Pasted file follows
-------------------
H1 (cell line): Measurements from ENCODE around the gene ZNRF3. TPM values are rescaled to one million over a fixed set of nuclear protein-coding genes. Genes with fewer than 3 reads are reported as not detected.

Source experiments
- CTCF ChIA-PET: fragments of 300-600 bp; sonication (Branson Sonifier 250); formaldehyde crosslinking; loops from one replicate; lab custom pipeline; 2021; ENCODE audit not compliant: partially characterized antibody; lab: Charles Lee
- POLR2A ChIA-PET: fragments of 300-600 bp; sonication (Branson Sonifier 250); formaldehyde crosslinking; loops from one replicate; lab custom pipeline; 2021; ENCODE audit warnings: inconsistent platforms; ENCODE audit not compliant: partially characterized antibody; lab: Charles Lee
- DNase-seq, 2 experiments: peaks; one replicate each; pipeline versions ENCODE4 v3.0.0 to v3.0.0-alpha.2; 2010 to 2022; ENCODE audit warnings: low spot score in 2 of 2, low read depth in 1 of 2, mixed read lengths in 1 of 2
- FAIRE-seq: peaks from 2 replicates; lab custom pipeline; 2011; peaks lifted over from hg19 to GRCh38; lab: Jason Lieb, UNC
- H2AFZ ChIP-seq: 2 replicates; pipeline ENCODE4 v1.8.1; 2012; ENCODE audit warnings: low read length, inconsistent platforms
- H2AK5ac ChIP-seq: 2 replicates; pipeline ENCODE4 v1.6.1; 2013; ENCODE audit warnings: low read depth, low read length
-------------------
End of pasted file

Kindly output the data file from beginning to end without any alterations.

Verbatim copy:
H1 (cell line): Measurements from ENCODE around the gene ZNRF3. TPM values are rescaled to one million over a fixed set of nuclear protein-coding genes. Genes with fewer than 3 reads are reported as not detected.

Source experiments
- CTCF ChIA-PET: fragments of 300-600 bp; sonication (Branson Sonifier 250); formaldehyde crosslinking; loops from one replicate; lab custom pipeline; 2021; ENCODE audit not compliant: partially characterized antibody; lab: Charles Lee
- POLR2A ChIA-PET: fragments of 300-600 bp; sonication (Branson Sonifier 250); formaldehyde crosslinking; loops from one replicate; lab custom pipeline; 2021; ENCODE audit warnings: inconsistent platforms; ENCODE audit not compliant: partially characterized antibody; lab: Charles Lee
- DNase-seq, 2 experiments: peaks; one replicate each; pipeline versions ENCODE4 v3.0.0 to v3.0.0-alpha.2; 2010 to 2022; ENCODE audit warnings: low spot score in 2 of 2, low read depth in 1 of 2, mixed read lengths in 1 of 2
- FAIRE-seq: peaks from 2 replicates; lab custom pipeline; 2011; peaks lifted over from hg19 to GRCh38; lab: Jason Lieb, UNC
- H2AFZ ChIP-seq: 2 replicates; pipeline ENCODE4 v1.8.1; 2012; ENCODE audit warnings: low read length, inconsistent platforms
- H2AK5ac ChIP-seq: 2 replicates; pipeline ENCODE4 v1.6.1; 2013; ENCODE audit warnings: low read depth, low read length